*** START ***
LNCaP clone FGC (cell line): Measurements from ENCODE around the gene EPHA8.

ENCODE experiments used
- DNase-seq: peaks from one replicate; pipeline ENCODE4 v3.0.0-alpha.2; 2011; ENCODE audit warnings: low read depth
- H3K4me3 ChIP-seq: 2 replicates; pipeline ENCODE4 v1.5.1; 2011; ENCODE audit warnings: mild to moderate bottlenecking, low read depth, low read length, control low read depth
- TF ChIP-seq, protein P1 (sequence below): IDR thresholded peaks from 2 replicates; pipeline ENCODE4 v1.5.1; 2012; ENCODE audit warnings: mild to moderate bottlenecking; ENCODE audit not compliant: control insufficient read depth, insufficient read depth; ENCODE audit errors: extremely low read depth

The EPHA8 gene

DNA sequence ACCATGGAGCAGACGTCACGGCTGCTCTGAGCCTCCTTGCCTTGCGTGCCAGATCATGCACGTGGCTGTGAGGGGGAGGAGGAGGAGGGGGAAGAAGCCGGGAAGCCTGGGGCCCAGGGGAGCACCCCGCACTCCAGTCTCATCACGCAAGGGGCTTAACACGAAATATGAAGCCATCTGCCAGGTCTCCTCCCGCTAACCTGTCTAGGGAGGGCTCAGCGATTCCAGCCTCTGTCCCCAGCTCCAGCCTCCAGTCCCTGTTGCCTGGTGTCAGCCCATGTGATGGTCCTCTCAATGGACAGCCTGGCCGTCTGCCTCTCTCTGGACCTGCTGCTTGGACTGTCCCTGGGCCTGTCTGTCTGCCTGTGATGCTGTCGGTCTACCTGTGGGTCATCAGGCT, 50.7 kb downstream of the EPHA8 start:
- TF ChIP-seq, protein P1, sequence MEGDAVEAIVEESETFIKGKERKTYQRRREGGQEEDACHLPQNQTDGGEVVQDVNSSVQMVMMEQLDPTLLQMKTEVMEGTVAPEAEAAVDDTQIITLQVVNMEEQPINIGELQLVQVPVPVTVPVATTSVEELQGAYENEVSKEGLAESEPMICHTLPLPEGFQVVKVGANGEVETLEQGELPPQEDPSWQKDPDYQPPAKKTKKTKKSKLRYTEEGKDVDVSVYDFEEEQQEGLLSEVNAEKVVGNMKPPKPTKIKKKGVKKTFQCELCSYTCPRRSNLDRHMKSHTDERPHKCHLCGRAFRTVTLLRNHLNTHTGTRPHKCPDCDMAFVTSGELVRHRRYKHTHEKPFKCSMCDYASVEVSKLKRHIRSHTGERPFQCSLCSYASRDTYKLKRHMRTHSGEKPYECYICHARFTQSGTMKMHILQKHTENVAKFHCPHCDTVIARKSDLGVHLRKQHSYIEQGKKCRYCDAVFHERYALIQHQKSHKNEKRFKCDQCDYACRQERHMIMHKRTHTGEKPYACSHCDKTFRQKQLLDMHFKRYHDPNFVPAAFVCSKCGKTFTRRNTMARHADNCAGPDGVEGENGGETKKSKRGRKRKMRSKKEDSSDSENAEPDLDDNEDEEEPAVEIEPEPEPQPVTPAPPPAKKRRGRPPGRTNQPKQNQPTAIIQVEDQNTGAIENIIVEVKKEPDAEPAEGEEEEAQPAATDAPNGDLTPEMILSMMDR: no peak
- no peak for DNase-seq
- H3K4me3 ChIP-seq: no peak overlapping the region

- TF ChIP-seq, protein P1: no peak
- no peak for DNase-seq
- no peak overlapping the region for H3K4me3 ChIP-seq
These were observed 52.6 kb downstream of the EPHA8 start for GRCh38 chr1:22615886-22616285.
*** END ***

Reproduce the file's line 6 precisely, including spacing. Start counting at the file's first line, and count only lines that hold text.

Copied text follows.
The EPHA8 gene